BACOLOD

Sickness, storms: Who is in control?

BES Chat with Bp G

LAST Sunday, we celebrated the Solemnity of Christ the King. During these times, we are called to remember God’s power and dominion over the world and all of His creation. However, it is not difficult to imagine how in times of crisis like this, many of us find it hard to see God’s plan. We are, at present, still in the midst of a pandemic which has claimed the lives of over 8,000 Filipinos and more than 1.3 million people across the world. The Covid-19 has also caused many of us to lose jobs and has caused the economy to suffer a downward slope which we are only beginning to overcome.

In the past few months, we have also witnessed a string of destructive storms: Pepito, Quinta, Rolly, Siony, Tonyo, and most recently, Typhoon Ulysses. Although our country is no stranger to storms, science has shown us how these weather-related disasters are becoming either more frequent or more intense as the climate continues to change. And while no one is safe from the damage and loss of life owed to these climate-related disasters, their onslaught proves to be more burdensome and frustrating to the poor, who are more vulnerable to the effects of such crises, and have fewer means to hurdle and recover.

It seems as though this year would not relent in handing us one trial after the other. And our anguish is compounded by disappointing news among those whom we have tasked to aggregate and coordinate efforts to respond to and to minimize the damage of crises. It pains us to remember that during this ongoing health crisis, a crisis of corruption also was exposed among the ranks of Philhealth. Moreover, during the succession of storms, many of us decried how some of our leaders seemingly are absent during the most crucial points in crisis response.

And so many of us could not help but ask: is anyone in control?

Thankfully, while we are witnessing and experiencing desperate times, we are also seeing a renewed sense of community and shared obligation among our people. Instead of clinging to despair, many of us choose to give other people hope. In these past months, we have seen the bravery and fortitude of healthcare workers and frontliners, who even in the earliest days of the pandemic, soldiered on to take care of the infected. We have seen people share food, clothes, and other resources to their neighbors affected most heavily by these succession of crises. Many have also given their time and effort in helping in relief and recovery operations after the storm. And just this Friday, communities affected by coal projects from across the country have banded together to call on our leaders to abandon dirty energy as a service to the environment, the people’s health and the climate.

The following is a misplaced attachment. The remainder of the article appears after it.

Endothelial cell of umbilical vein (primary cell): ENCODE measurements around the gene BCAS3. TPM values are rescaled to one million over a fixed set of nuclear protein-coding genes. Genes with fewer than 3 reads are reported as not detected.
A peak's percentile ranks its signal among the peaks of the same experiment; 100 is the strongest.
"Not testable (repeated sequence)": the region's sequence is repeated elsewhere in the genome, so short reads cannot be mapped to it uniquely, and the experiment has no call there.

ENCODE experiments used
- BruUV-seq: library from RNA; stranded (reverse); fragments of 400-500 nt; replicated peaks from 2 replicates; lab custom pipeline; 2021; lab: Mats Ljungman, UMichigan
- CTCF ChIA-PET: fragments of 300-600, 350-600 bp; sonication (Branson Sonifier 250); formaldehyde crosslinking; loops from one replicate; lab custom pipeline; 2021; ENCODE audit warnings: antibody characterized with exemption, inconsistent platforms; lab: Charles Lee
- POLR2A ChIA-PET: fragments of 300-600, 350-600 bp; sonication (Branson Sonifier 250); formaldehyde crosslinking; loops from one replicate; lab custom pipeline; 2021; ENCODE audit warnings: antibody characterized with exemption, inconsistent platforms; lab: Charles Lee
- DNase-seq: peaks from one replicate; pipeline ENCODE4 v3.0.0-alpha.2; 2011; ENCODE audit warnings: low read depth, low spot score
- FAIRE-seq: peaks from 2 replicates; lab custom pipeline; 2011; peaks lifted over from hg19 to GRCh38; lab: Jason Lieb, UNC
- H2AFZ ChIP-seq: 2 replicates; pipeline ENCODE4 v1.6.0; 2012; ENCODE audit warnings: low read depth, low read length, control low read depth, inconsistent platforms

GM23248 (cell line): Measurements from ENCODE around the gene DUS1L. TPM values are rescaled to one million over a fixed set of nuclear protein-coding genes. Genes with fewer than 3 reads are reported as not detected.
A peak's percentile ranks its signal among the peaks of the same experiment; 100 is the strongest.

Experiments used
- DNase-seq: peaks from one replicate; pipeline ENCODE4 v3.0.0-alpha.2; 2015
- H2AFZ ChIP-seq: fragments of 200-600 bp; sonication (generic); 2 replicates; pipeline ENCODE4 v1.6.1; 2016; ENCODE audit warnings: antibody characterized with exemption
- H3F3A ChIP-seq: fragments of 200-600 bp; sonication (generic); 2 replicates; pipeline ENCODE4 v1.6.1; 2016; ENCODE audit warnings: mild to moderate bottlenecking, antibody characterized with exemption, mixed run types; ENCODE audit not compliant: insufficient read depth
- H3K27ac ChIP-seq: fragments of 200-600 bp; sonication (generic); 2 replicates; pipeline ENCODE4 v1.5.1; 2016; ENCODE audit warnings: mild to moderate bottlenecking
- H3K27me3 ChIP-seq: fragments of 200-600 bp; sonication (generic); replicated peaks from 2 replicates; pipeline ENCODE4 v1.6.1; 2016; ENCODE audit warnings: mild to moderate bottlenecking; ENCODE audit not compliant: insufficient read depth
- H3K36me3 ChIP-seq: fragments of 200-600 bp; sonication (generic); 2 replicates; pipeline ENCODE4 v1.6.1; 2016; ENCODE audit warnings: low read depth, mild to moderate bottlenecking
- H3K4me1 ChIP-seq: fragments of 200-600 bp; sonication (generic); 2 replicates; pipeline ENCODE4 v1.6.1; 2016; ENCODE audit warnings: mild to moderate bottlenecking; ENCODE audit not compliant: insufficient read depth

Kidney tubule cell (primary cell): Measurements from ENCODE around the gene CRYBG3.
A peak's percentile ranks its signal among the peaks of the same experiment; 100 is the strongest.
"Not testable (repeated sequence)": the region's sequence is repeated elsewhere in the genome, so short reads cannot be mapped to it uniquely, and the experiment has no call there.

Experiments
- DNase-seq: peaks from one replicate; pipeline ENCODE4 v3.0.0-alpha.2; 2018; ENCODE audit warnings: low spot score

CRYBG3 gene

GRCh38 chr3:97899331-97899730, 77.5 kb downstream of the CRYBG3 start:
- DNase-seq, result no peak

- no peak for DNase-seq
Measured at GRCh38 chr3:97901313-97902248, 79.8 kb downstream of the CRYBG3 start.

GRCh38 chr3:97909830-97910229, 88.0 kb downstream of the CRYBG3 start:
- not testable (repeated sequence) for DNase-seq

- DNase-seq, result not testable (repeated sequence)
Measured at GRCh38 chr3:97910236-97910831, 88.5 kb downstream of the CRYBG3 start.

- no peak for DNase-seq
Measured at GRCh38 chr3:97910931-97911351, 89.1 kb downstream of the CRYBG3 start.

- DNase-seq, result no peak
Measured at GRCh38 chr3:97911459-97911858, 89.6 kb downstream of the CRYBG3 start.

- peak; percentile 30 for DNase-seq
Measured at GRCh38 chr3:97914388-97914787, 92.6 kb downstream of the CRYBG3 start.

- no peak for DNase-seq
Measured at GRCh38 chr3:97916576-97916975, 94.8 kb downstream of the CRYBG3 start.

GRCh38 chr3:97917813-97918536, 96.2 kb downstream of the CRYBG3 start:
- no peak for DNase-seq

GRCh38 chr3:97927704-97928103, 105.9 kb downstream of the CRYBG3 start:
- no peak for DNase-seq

Despite these times of frustration and suffering, we are still reminded that God is still in control, that He still cares, and that He delivers us, by the good works present among people. It is fascinating that it is during these times that we are asked to observe distance from each other physically, that many, if not most of us, spiritually come together in service of each other.

Just as important in remembering Christ the King is remembering our identity as his subjects, his servants. And like what the Lord said, “Truly I tell you, whatever you did for one of the least of these brothers and sisters of mine, you did for me.” Whenever we are faced with the understandable seed of doubt in our neighbor, who has suffered greatly and dearly in these times, it is precisely then that we are called to feed, clothe, assist, and shelter Him.

We have much to do and much to give. For an important example, the intense weather events should act as a wake-up call for us, and especially our national and local leaders, to reconsider projects which would damage our forests, mountains, ecosystems, and our natural guards against calamities. While we are astounded and while we celebrate the goodness of others in times of crisis, we must remember that it also takes goodness to preserve and care for what is already here, that we may not only regret their loss in the future. We also serve the least of our brothers and Sisters not just in offering what we have, but in conserving and caring for what we all share: our Common Home.

God is still in control because He still moves through us. And we can continue to give service and hope to one another in many ways: donating and sharing with those in need, fulfilling our duties in our homes, offices, and schools, even in continuing to call on our leaders to care for the People, and the rest of God’s creation by caring for the environment.

After all, service is more than a duty, it is a form of worship, a way to comfort, and just as important, a reminder of God’s power and goodness as our King.


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